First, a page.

Tuesday, August 6, 2013

Omens by Kelley Armstrong - review

Cainsville #1
Kelley Armstrong
mix of supernatural and mystery
August 20, 2013 (pub date)
******  six out of six

cover -   If I knew a little more about superstitions, or omens, I get the feeling that I must might notice some portentous  signs pictured on the cover....but since I don't, all I can say is that the full moon, the quiet streets, and the cloud formations in the sky make for a subtly spooky cover.  Which is good.

As Kelley Armstrong fans know, she has written her last Women of the Otherworld novel, which has no doubt left some bereft, but never fear - she hasn't stopped writing, she's turned her attention elsewhere.  As we've seen with a few of the long running series floating around out there, sometimes it's good to end a series, and it's even better to end a series when your fans - especially the ones who have been fans from the beginning - STILL enjoy your work. Kelley Armstrong has written a very strong first of a series with Omens.

Whenever I'm given the chance to read a novel before publication, I feel fortunate.  When I end up loving the novel I'm always happy about that (of course).  I REALLY enjoyed Omens.  You can read the synopsis on Amazon, Goodreads, and Armstrong's website - but basically, a very rich young woman, Olivia (Liv) Taylor Jones is hit out of nowhere with the knowledge that she isn't who she thought she was.  Her story is told in the first person; she finds out in one moment that she's been adopted and that her birth parents are currently in prisons, serving life sentences for the murders of eight people - they're the notorious Larsons - the serial killer couple.  Her mom is suddenly cold, her fiance doesn't handle things quite right after this, and Liv ends up running off, with hardly any cash, trying to find a job and stay under the radar, away from the paparazzi.  Things don't go so well, and she ends up steered to a small town outside of Chicago where she thinks the inhabitants aren't aware of who she really is....turns out she's wrong about this.

The town she ends up in is Cainsville, and has its own quirks, with some very strange inhabitants.  During the novel, you're given a peek of the characters, with a short chapter told in their pov (third person) with just a tease of their motivations, or thoughts about Liv/Eden.  Throughout the story, even by the end, there's a few of the characters where I wasn't quite sure if they're the "good"guys or the "bad"guys, or even if there is a distinction.   What I enjoyed about Omens, is that not one character could be considered completely without fault.  Even the lead character found herself doing some things she wasn't quite comfortable with - and best of all, didn't angst about it for pages after, but she did acknowledge her discomfort and then deal with it quickly.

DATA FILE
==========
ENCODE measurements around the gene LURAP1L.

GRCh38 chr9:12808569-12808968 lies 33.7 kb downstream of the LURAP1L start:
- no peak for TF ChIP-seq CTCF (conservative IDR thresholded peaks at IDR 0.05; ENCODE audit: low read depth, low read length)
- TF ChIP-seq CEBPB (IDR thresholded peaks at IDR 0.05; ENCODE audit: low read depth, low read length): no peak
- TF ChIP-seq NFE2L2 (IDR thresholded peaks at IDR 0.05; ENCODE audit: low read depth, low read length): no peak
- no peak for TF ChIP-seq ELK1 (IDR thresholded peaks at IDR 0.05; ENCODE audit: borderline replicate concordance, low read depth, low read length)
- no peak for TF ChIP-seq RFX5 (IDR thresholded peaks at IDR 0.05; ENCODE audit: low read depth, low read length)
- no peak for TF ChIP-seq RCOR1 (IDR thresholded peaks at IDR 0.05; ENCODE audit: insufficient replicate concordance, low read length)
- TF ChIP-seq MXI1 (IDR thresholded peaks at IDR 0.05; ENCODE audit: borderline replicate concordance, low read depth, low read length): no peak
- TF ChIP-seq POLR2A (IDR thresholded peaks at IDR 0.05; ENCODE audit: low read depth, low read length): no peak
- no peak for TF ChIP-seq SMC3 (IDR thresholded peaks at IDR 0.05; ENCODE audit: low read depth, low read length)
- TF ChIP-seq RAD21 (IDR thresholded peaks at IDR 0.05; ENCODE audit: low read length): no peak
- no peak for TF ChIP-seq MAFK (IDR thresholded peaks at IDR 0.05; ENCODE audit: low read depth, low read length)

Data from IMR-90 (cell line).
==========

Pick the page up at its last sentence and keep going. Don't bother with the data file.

After a series of events, she ends up working with Gabriel Walsh, a lawyer unashamedly money motivated.  She's completely aware of his motivations, and seems to find that almost comforting - the fact that he doesn't hide behind altruistic reasoning, but just puts it out there.  She ends up working part time in a diner, and helping Gabriel investigate some leads regarding her birth-mother's case, after meeting her mother in prison.

The town of Cainsville is almost a character in its own right - there are gargoyles all over, and seem to be very important to the town and its inhabitants.  The townies are an interesting mix of people - most of them are people who have lived there for generations, some moving away, then coming back  -  some never leaving.  One of them seems to be very old, indeed.  There is Gabriel's aunt, who works as a psychic- something she admits is part con and part for real. Liv's landlady - Grace is a rather grumpy woman who is most likely a mix of some fae and human.  A regular of the diner - seems to be a young man, but even the town elders defer to him;  In fact, the town elders also seem to be extremely powerful, especially for a town in the 21st century.

Omens is a blend of supernatural and mystery/suspense.  However, the supernatural elements begin very subtly - with Liv suddenly knowing superstitions, such as a black cat really being lucky.  The supernatural elements slowly gain importance, and even by the end of the book is still low key.  I'm looking forward to reading more of this series to see if this aspect is developed further.  I enjoyed the gargoyles, the odd feel of the town and the townies, the hints of their true selves.

If you're an Armstrong fan, I've pretty sure you're going to enjoy this - even though it isn't as strongly UF or fantasy as her other novels.  If you've never read a Kelley Armstrong book because you're not really into fantasy or Urban Fantasy, then I suggest you give it a try anyway, because there is a good strong mystery being investigated here, and an overall story arc that will probably involve more investigations with Gabriel and Liv teaming up together.  Afterall, they figure out a small part of birth-mom's mystery, but not all.

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